WITH DR. KERMIT Gosnell incarcerated for life, the lingering question in many minds is why a soft-spoken, highly educated man turned into a monster. How did he morph from a lifesaver to a life-taker - a "predator," in the words of the jury foreman?

I ask the man who has known Gosnell intimately for 2 1/2 years - his defender, his spokesman, his attorney, the man who built his defense.

Away from the press whirlpool and in the calm of his Center City office, Jack McMahon looks me in the eye and says Gosnell isn't that guy. Gosnell stands convicted of killing babies, but veteran lawyer McMahon insists that Gosnell didn't kill babies.

I am as disgusted with Gosnell as you are, but I listen.

McMahon agrees that Gosnell did kill and dispose of fetuses, and "occasionally" performed abortions after 24 weeks - which is illegal in Pennsylvania - and that his clinic wasn't always in "tip-top shape." That's an understatement, according to the prosecution.

Babies A, C and D - for whose deaths Gosnell was found guilty of first-degree murder - were not born alive, McMahon says. They had been poisoned in the womb by digoxin, a lethal but legal drug. That disgusts me, too.

The "objective, scientific evidence" showed that "they were not born alive," McMahon says, "therefore there was no homicide." McMahon truly believes that "killing moving, live babies is not consistent with [Gosnell's] personality."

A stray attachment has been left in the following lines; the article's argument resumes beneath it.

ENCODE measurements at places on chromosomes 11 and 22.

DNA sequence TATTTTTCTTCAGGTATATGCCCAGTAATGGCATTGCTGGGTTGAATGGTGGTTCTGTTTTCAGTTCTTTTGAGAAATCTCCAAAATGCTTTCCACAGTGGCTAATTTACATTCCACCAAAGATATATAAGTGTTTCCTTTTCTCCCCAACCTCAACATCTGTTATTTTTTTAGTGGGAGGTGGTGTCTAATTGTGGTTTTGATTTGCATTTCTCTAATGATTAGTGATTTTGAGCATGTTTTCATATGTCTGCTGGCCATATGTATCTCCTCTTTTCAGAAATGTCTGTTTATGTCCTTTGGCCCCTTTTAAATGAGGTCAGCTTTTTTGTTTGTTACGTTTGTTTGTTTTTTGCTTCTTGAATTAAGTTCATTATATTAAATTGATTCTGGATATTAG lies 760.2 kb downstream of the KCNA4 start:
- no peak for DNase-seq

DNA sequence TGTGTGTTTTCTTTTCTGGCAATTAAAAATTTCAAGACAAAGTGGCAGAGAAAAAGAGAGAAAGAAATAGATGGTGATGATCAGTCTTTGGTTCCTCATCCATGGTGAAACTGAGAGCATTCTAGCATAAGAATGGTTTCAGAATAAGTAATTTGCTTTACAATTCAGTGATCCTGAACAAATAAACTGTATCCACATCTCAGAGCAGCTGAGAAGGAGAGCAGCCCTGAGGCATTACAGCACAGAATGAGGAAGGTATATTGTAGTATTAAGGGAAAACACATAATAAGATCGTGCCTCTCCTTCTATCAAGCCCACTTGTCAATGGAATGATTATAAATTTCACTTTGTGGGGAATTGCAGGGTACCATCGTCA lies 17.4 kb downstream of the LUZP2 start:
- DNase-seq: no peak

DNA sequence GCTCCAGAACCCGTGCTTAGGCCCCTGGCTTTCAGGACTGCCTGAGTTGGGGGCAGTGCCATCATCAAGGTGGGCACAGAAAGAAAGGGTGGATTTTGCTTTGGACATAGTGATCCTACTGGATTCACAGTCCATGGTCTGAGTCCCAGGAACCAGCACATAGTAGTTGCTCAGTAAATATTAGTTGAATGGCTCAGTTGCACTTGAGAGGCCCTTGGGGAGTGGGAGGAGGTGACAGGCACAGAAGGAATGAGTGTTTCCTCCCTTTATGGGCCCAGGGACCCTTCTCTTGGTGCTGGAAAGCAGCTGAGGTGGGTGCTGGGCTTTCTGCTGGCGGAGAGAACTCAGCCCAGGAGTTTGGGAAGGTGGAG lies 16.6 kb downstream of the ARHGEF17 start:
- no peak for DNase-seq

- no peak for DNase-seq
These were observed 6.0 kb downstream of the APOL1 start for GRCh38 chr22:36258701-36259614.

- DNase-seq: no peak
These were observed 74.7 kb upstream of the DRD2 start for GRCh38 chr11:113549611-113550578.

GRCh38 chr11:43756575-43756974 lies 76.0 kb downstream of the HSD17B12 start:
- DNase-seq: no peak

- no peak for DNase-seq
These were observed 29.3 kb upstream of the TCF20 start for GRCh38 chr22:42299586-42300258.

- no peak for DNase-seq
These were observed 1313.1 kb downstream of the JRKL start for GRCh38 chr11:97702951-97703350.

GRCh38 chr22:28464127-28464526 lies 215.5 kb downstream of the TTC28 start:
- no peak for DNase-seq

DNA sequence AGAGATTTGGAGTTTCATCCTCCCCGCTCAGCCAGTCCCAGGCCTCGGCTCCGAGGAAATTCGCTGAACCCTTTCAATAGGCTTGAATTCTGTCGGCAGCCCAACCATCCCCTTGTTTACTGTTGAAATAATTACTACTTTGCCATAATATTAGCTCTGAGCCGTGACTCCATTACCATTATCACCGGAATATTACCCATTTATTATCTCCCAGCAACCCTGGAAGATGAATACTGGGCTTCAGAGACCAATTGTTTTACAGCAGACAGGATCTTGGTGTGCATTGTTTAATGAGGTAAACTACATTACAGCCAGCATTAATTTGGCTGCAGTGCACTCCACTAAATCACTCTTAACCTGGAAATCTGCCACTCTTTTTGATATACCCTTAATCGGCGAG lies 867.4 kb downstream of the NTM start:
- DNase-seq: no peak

Although McMahon succeeded in winning on five other counts, one was enough to convict Gosnell, and the state won three.

Long before the trial began, I ran into McMahon on Walnut Street and told him that defending Gosnell would be a tough task.

He said that I had heard only one side, and that the press was killing Gosnell, which was true. McMahon was confident that when he told the other side, things would change.

His defense stood on two legs: the fetuses were dead, and the "House of Horrors" was not as portrayed. In his closing argument, McMahon used photos introduced by the government to prove that the West Philadelphia clinic was "not a macabre dungeon."

To little avail.

Without dispute, Gosnell's standards deteriorated over the years - having outdated or inoperable equipment and hiring unqualified staff. Part of the fault lies with a lack of "external monitoring," McMahon says.

"When you have a guy running a clinic for 17 years and [he] never had one visit from any government agency," it's understandable if he gets "lackadaisical," McMahon says.

That sounds a little like he's blaming the state.

"No, I'm not blaming the state," he starts, then corrects himself. "In a way I am. But I'm not blaming the state for Kermit Gosnell's actions. He's responsible for his own actions. I'm not saying the state encouraged him to do these things."

But the absence of oversight resulted in lower standards. At a news conference Wednesday, D.A. Seth Williams also ripped the state Health Department for failing to inspect the clinic for 17 years.

Oversight is helpful, sure, I tell McMahon, but he has internal standards, as do I. Where were Gosnell's? Some jurors believed that Gosnell's actions showed that money motivated him more than medicine.

Gosnell's " 'internal barometer' was that he was good at what he did, he got the job done, and he got the job done for an urban population" at a price they could afford, says McMahon.

Is that Gosnell's rationalization for some of his conduct?

"Yes," McMahon answers.

Gosnell will have the rest of his life to think about that. I will be thinking about where the hell the Health Department was.